If you are not from Brazil, maybe you never heard of Globo before, but it’s really huge there. In 2010, neither me nor Leandro had joined globo.com, but globo.com was already a big company with a big audience and it broadcasted the 2010 FIFA World Cup to 285 thousand simultaneous users. For that, we used Flash Media Server (FMS, now known as Adobe Media Server or AMS). The player was written in Flash. The best quality delivered was 800kbps, which is considered a bad quality nowadays, but was a lot for that time, especially for the typical broadband in Brazil. The numbers were very impressive for the time, but in reality it was not a good experience for users. The video was buffering, people were disconnected all the time and the average bitrate was really bad.
In 2012, when I joined globo.com’s live video team, one main problem of the platform was that it did not scale well. In 2012, people were already used to watch video on the internet with much better quality than what we used in 2010. We tried to add higher bitrates, but we failed to stream video in HD for large events using FMS.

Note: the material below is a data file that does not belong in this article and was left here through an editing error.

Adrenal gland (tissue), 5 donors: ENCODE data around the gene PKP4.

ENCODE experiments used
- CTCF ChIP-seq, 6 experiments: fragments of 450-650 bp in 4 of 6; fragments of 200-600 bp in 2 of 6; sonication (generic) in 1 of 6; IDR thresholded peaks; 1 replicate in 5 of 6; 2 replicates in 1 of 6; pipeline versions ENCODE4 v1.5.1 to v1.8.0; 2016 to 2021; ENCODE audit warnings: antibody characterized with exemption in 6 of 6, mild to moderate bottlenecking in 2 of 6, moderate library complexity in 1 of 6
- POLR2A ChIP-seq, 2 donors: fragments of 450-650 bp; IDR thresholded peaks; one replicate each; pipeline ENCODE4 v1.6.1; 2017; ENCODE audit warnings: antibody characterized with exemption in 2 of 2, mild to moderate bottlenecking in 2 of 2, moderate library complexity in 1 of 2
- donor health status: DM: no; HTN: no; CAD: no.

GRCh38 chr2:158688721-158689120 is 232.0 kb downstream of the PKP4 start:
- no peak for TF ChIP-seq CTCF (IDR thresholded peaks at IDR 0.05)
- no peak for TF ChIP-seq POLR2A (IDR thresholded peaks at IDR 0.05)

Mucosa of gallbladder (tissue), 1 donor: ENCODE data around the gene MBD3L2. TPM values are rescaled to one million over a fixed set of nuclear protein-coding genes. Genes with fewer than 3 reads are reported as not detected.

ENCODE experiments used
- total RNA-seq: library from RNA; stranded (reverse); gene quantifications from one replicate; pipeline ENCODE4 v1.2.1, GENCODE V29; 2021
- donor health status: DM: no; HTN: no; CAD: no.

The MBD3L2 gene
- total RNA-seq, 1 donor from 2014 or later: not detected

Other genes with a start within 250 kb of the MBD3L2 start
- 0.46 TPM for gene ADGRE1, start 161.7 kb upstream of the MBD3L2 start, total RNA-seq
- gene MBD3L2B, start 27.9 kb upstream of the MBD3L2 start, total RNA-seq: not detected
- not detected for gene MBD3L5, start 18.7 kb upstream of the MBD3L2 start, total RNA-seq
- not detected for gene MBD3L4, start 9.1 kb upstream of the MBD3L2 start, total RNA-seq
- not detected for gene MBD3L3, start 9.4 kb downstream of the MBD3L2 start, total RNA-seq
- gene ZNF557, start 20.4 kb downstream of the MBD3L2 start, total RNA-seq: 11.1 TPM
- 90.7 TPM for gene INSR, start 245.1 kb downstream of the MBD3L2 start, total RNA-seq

The protocol we were using was RTMP, a stateful protocol, which makes it hard to keep the load evenly distributed across servers. If a server failed, the users would try to connect to another server and would not go back to the same server when it restarted. Under heavy load, a server would suddenly crash, and the other servers would fail in cascade because of the additional load. This happened several times, as it can be seen in the chart below, which represents the total audience for a stream.